The Recovery Research Symposium presented by Cumberland Heights aims to highlight emerging research trends, create space for provider dialogue, and encourage collaborative partnership opportunities.
Building a Feedback Informed Organization
Nick Hayes, PhD
Chief Science Officer, Cumberland Heights Foundation
One of the largest issues plaguing behavioral healthcare is unquestionably measurement. For example, there is only one standard for measurement throughout the entirety of our field (diagnosis). Fortunately, the growth of data science along with technology accelerants has primed many providers with the opportunity to adopt measurement practices throughout their organizations. These new practices can support providers ability to collect, model, and disseminate patient data. This presentation will highlight the unique experience of one provider by identifying the pragmatic steps our teams have taken to accelerate the process of becoming a more feedback informed organization. Several key projects will be covered including our Measurement Based Care system and SUD Outcomes Network (shared data repository).
Collaborative Science: NAATP’s FoRSE Outcomes Program
Annie Peters, PhD, LP
Director of Research and Education, NAATP
The National Association of Addiction Treatment Providers (NAATP) has formed a new non-profit organization to take on the task of a national, collaborative addiction treatment outcomes program. The NAATP Foundation for Recovery Science and Education (FoRSE) has developed a clinical data repository and the technology infrastructure to connect with diverse types of providers who use a variety of data collection systems. Together, we can work toward the common goal of demonstrating, on a large scale, the impact of quality addiction treatment on our patients’ lives. This presentation will outline the FoRSE program, invite collaboration and partnerships, and discuss potential implications for transforming the field of addiction treatment.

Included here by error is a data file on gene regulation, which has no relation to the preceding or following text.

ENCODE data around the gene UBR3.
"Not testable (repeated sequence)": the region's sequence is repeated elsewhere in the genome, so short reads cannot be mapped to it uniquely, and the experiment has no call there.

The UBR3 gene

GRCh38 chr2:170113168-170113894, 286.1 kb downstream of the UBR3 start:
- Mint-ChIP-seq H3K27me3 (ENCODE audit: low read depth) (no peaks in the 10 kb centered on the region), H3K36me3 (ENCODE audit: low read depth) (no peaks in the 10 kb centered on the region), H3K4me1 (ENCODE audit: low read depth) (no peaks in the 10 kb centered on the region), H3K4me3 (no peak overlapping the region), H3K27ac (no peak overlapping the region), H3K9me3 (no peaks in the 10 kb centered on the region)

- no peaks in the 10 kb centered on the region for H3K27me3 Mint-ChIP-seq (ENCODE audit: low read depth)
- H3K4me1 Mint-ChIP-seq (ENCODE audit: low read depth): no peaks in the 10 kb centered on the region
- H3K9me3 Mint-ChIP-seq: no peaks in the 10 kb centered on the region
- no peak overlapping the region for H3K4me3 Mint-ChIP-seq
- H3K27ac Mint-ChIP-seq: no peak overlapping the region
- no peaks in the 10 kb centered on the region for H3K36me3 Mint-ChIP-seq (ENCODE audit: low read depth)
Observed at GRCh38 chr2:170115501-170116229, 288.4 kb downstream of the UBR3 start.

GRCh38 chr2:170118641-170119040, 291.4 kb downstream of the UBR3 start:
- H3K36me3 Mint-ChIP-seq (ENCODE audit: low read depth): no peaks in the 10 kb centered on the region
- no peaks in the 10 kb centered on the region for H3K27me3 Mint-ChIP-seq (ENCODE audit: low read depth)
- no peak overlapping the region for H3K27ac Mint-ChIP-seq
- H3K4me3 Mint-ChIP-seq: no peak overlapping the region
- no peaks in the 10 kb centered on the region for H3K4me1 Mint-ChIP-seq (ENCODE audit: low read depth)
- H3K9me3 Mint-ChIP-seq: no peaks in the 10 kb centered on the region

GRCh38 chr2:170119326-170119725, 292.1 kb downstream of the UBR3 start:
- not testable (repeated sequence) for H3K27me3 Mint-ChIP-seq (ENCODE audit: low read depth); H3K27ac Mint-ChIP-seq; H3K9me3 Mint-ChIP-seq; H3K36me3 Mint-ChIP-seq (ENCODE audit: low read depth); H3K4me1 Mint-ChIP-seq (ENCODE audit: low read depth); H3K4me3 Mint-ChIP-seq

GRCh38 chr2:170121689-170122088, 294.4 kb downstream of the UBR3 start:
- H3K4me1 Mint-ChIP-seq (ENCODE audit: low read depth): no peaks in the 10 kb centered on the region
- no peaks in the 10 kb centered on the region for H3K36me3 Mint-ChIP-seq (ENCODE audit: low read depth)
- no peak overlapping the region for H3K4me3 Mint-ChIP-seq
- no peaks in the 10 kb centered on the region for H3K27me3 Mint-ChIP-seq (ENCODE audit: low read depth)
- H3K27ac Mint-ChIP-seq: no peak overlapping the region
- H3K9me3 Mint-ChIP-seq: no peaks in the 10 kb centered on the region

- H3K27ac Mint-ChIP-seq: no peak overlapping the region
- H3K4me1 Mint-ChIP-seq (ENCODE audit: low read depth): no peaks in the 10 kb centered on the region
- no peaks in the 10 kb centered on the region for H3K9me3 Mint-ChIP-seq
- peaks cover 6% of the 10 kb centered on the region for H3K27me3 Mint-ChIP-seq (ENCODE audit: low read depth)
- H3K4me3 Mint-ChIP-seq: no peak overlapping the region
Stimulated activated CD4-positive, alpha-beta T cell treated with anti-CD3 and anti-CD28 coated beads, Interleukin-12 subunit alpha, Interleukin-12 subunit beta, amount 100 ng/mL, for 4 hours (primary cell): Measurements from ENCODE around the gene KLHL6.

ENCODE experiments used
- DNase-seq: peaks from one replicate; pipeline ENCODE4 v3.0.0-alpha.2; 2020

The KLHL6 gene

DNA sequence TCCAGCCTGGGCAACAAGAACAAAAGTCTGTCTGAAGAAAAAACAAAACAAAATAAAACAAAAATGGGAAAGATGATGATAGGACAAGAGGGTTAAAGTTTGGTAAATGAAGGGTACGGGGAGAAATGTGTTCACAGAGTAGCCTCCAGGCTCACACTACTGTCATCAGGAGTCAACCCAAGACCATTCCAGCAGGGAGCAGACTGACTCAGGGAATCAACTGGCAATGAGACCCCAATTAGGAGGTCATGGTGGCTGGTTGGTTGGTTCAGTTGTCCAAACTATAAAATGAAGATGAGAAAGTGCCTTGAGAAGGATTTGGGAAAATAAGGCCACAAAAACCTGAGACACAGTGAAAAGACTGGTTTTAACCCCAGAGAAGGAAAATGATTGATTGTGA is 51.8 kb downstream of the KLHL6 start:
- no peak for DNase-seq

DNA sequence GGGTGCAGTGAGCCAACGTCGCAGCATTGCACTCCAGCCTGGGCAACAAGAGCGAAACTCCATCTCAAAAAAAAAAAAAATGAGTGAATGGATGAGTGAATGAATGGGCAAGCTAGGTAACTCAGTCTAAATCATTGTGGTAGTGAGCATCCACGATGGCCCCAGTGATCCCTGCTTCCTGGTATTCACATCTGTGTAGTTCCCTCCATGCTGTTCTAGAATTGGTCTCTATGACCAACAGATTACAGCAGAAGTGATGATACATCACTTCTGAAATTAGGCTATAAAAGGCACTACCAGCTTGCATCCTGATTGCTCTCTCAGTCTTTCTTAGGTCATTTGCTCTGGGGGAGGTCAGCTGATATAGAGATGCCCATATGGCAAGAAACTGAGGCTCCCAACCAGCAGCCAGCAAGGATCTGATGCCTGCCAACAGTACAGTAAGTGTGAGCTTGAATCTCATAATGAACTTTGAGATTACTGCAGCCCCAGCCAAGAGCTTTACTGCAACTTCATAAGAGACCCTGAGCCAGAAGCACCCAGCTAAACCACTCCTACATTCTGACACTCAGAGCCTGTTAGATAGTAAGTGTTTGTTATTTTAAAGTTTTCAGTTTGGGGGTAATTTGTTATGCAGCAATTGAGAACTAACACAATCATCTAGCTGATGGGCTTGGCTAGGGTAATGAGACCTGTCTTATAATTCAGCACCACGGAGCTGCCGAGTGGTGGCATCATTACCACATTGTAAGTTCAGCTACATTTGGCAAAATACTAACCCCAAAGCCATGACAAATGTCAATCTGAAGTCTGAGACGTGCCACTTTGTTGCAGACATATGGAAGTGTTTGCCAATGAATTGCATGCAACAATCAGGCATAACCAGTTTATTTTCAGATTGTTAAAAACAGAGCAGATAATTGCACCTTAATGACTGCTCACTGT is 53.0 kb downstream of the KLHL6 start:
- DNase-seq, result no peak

J. Greg Hobelmann, MD, MPH
Joint CEO, Ashley Addiction Treatment
Andrew Huhn, PhD, MBA
Assistant Professor, Johns Hopkins University School of Medicine
Over the past 2 years, Ashley Addiction Treatment and Johns Hopkins have developed a strong collaboration based on research to improve substance use disorder treatment. In our presentation, we will share our personal backgrounds and review how we have cultivated this relationship to build a mutually beneficial and productive research program. Our initial step was solidifying contracts between our organizations. We then discussed how to create a meaningful collaboration and developed our initial plan, which included integrating research into a facility that is unfamiliar with typical research policies and procedures. Our initial aim was to build a system that would integrate research into a clinical environment, evaluate our program’s outcomes, and begin to demonstrate academic productivity by analyzing publicly available data and publishing the results in peer-reviewed medical journals. We then started to generate our own data by designing and implementing novel studies that were prospectively designed to answer important questions in addiction medicine and were also appropriate for peer-reviewed publication. Throughout this process, we also concentrated on building a research team, generating resources (grants, philanthropy), and translating single-study ideas into a sustainable research program.